The Texas State Board of Education meets today to continue politicizing, I mean editing our states text book guidelines, which as one of the largest text-book purchasers in the country go on to impact other states curricula.
Since the last meeting, board member and former chair Don McLeroy — the most aggressive amender of curriculum and a self-proclaimed “religious fanatic” who believes education is “too important not to politicize” — narrowly lost the Republican primary to lobbyist Thomas Ratliff, a moderate who campaigned on a platform of depoliticizing the board. But don’t expect McLeroy, who will serve the remainder of this year, to limp out like a lame duck. Asked whether the election results would affect his plans for the social studies curriculum, he said, “Gosh no. I had some tremendous opposition, and a lot of people working against me, and I still almost won. The fact that I would change would be silly.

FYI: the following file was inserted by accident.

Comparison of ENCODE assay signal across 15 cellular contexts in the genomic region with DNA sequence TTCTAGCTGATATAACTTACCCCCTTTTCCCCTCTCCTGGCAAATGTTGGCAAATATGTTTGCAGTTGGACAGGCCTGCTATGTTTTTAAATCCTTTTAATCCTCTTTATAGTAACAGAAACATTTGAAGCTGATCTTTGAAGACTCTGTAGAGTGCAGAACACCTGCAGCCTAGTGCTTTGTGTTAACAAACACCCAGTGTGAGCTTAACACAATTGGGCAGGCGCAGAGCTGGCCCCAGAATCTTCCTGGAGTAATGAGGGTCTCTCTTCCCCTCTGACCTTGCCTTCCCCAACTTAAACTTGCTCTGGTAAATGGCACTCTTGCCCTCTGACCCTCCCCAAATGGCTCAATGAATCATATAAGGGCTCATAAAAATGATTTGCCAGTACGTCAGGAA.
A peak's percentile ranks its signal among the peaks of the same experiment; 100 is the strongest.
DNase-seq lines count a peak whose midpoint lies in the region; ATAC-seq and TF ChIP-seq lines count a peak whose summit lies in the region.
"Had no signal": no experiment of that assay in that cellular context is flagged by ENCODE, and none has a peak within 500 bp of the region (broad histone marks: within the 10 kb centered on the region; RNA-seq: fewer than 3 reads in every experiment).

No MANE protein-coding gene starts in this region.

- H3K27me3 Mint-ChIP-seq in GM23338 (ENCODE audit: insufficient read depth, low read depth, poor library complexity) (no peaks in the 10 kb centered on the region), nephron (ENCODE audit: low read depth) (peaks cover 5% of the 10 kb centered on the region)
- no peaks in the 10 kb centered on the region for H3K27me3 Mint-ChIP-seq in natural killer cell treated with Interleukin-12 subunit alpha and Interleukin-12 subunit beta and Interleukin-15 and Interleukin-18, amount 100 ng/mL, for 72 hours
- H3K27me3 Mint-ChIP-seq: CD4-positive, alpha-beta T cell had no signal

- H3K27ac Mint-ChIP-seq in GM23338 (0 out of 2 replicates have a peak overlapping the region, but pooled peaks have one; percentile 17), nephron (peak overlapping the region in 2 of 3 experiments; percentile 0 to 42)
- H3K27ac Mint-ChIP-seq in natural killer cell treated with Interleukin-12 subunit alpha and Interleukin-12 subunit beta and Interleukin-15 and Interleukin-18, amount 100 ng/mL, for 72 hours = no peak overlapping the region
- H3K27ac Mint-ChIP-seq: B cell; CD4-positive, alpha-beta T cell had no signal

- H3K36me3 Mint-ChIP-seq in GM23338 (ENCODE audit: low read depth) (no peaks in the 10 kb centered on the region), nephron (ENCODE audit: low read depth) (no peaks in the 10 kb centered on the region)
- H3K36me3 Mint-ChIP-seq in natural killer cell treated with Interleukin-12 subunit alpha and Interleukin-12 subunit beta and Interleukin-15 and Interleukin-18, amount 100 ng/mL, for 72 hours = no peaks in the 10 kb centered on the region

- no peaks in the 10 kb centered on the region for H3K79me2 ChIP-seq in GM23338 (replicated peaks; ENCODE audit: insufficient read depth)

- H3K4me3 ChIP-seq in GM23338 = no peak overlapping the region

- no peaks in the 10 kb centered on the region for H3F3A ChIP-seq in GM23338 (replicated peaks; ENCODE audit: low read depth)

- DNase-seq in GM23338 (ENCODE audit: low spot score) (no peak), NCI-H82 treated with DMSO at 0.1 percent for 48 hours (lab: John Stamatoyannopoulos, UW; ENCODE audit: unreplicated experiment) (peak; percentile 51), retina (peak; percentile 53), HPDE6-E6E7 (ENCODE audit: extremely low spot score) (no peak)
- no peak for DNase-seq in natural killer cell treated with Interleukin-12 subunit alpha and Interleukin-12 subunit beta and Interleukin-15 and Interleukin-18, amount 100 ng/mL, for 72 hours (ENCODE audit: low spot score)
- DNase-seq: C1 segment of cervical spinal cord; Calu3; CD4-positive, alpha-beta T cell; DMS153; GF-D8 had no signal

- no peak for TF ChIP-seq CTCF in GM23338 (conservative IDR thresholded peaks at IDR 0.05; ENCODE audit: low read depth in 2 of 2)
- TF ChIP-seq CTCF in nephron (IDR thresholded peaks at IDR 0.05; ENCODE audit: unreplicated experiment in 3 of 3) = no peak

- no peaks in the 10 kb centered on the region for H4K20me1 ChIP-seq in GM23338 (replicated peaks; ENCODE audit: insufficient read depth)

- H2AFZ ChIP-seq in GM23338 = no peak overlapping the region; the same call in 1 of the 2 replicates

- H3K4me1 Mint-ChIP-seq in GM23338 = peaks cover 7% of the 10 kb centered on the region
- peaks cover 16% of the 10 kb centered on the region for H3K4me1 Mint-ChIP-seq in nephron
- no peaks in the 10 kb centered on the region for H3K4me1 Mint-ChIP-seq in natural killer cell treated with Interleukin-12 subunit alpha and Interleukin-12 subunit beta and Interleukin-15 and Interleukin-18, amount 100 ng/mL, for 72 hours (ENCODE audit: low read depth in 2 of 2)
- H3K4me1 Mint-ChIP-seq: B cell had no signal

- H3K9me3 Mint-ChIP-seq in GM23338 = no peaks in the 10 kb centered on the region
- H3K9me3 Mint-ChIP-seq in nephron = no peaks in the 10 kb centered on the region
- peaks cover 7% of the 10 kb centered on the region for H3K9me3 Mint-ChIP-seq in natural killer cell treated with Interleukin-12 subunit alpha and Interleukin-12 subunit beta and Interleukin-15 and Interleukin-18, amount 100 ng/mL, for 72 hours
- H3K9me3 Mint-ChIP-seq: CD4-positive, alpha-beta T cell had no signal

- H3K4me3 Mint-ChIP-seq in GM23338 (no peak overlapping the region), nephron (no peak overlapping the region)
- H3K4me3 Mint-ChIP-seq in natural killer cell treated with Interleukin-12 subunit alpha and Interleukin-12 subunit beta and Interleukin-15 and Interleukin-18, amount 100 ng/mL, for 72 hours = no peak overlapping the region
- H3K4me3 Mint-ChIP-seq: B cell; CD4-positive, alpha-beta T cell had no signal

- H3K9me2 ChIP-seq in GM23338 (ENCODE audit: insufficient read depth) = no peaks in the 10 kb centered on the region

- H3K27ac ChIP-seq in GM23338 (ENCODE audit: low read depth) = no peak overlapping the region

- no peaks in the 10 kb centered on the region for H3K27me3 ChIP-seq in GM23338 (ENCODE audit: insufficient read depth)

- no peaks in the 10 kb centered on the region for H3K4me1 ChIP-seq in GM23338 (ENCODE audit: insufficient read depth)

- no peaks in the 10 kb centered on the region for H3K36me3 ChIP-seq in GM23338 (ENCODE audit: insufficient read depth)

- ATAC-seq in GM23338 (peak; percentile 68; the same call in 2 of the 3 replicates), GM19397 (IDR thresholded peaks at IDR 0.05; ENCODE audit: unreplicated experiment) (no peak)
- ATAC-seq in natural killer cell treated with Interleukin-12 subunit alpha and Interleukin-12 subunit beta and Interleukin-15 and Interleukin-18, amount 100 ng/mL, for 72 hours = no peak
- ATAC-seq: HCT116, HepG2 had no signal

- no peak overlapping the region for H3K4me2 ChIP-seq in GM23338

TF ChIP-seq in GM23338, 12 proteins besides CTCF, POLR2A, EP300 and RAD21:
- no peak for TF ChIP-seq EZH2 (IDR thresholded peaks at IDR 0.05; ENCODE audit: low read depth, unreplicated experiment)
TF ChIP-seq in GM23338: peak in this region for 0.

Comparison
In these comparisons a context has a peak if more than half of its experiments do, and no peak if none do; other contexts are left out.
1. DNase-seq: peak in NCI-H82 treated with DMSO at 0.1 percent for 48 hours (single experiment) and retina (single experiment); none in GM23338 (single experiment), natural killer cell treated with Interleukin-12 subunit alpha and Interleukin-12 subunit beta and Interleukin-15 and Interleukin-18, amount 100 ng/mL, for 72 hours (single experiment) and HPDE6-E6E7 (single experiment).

“The people who write about there being a tilt to the right in the curriculum never write about the tilt to the left, because they just don’t see it,” McLeroy said. “The reason why there’s so many more amendments to the social studies curriculum than to other subjects is because the balance was lacking. The populists, the progressives, the Great Society, all that stuff is from the left. … This country was founded on conservative, limited-government principles.”
The Texas Tribune has a annotated copy of the last round of amendments – including McLeroy’s attempt to replace Hip-hop as a cultural value with country music – viewable in a fancy data application here.
Update: Not surprisingly, things yesterday continued on a predictable path.